Lebanese officials shot dead in attack on minister′s convoy | News | DW | 30.06.2019
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Lebanese officials shot dead in attack on minister's convoy

Two aides to a Lebanese minister have been killed in a shooting incident. Refugee Affairs Minister Saleh al-Gharib, a member of the Druze ethnic group, said his group came under attack on its way to a mountain village.

Lebanese minister Saleh al-Gharib (picture-alliance/AP Photo/B. Hussein)

Minister for refugee affairs Al-Gharib was in the convoy, but escaped unhurt

Two government officials died on Sunday in what government minister Saleh al-Gharib described as an assassination effort.

Al-Gharib's convoy came under fire as it passed through the mountain village of Qabrshmoun, near the capital, Beirut.

Read more: Syrian refugees risk journey home amid dire situation in Lebanon

The minister, who escaped unharmed, said the incident appeared to have been aimed at increasing tension in the Mount Lebanon area.

Al-Gharib, a minister of state for refugee affairs and a member of the Druze ethnic group, said the incident had been "an armed ambush and a clear assassination attempt."

However, the Progressive Socialist Party (PSP) said the shooting started after al-Gharib's guards opened fire "randomly" at a group of people who were blocking the road.

The shooting took place after supporters of the PSP — led by another Druze politican, Walid Jumblatt — gathered to close roads and stop a visit to the area by Foreign Minister Gebran Bassil, a party colleague of al-Gharib.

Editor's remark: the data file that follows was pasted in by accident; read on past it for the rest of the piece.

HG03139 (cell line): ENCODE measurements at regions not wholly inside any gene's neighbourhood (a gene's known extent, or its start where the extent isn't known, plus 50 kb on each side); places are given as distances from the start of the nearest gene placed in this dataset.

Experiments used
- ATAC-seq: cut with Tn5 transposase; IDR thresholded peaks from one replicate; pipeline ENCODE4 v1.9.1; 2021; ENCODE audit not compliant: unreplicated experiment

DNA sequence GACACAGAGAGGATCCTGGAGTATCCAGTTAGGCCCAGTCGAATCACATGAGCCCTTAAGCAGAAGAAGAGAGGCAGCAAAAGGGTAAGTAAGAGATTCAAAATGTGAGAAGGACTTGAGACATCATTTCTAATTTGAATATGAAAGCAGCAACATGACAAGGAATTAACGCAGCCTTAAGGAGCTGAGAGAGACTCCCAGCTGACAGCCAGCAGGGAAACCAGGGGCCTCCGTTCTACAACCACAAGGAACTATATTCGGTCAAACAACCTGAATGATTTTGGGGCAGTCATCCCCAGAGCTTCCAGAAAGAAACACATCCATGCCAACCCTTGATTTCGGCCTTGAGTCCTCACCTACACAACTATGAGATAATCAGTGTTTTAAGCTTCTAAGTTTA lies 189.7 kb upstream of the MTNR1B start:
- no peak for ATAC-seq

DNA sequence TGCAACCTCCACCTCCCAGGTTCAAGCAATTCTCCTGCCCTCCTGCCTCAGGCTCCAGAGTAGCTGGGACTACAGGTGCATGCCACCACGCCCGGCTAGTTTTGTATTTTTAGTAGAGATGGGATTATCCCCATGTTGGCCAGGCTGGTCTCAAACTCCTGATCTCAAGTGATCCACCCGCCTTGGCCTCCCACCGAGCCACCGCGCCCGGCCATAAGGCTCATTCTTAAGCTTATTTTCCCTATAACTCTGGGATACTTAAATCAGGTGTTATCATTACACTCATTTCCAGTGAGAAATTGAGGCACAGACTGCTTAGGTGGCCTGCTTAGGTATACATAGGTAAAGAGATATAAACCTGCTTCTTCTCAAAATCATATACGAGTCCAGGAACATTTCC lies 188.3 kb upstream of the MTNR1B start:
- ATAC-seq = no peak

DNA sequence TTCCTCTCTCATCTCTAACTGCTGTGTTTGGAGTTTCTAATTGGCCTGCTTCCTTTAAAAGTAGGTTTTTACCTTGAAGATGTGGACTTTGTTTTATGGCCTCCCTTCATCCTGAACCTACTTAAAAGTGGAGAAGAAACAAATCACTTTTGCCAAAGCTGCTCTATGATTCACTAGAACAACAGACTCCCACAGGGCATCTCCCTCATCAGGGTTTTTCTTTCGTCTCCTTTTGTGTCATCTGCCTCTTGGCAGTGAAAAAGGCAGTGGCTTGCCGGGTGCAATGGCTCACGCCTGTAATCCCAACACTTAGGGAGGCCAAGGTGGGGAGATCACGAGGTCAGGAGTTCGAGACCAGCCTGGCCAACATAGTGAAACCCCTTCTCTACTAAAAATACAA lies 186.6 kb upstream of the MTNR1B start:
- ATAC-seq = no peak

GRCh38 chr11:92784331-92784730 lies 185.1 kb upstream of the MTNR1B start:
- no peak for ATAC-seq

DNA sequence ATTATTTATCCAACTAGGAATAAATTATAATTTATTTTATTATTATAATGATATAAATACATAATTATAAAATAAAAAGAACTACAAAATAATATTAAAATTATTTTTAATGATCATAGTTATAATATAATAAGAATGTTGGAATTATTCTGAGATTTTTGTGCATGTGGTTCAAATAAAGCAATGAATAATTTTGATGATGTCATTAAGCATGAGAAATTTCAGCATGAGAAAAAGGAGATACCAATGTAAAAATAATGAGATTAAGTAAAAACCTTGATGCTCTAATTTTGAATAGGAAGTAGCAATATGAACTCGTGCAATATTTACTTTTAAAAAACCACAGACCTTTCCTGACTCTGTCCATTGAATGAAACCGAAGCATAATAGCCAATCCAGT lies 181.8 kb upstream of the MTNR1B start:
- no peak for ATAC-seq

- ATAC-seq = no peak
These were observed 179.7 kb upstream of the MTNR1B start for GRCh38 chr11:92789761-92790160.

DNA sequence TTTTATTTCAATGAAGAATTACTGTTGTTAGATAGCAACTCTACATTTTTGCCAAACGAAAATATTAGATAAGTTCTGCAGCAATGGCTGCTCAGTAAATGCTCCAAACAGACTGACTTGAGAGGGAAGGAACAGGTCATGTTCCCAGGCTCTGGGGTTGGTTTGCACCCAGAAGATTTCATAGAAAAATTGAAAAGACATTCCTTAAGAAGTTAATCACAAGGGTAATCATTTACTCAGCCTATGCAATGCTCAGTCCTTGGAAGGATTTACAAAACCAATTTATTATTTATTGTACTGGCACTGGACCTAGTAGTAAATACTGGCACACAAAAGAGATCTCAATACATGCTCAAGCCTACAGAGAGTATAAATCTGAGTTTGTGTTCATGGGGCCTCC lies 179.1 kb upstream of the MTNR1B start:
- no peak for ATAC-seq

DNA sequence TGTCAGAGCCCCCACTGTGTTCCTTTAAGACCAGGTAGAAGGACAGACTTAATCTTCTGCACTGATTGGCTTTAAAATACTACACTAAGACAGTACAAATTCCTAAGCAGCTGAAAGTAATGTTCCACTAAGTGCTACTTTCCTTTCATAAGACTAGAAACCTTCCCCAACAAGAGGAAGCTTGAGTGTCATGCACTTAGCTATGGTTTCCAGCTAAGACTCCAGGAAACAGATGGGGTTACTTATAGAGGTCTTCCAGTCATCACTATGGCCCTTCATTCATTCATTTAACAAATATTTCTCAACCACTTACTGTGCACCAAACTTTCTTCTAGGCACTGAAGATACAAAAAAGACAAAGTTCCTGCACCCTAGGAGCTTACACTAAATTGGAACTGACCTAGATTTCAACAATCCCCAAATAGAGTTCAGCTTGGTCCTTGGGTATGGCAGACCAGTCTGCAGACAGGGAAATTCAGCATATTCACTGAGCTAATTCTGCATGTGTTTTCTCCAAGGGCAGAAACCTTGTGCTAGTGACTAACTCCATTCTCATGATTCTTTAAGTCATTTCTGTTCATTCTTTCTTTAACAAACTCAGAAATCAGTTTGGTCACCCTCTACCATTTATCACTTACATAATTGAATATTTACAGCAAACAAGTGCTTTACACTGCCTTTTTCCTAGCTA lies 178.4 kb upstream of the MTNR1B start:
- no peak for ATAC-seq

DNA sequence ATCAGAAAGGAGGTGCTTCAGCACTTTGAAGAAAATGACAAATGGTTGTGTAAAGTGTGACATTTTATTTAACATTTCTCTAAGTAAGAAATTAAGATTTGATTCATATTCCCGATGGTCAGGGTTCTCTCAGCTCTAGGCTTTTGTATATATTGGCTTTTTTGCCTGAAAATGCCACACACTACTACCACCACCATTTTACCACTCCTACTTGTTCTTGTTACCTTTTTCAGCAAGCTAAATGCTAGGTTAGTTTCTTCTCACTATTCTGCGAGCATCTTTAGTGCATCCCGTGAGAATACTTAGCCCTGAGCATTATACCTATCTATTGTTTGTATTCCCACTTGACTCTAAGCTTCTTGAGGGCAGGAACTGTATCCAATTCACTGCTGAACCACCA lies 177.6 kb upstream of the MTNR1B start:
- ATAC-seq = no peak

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According to Lebanon's Naharnet online news site, Lebanese Democratic Party sources said the assassination effort was aimed at Bassil. The sources said the gunmen did not know the convoy belonged to al-Gharib. 

The Druze — who make up a large part of the population in the Aley district where the incident took place — follow an offshoot of Shiite Islam, but are bitterly divided over the war in neighboring Syria. Some, including al-Gharib, support the regime of Syrian President Bashar al-Assad, while others are opposed to the administration in Damascus.

Read more: The Druze: The Middle East's most persecuted people?

Some of the worst fighting during Lebanon's 1975-1990 civil took place in the Mount Lebanon area, where tensions remain high decades later.

Lebanese Prime Minister Saad Hariri called security chiefs and officials from the rival parties, urging them to restore calm after the incident.

Since January, Lebanon has been governed by a national unity cabinet which includes al-Gharib's Free Patriotic Movement and the PSP, as well as other parties from across the political divide.

rc/aw (AP, Reuters)

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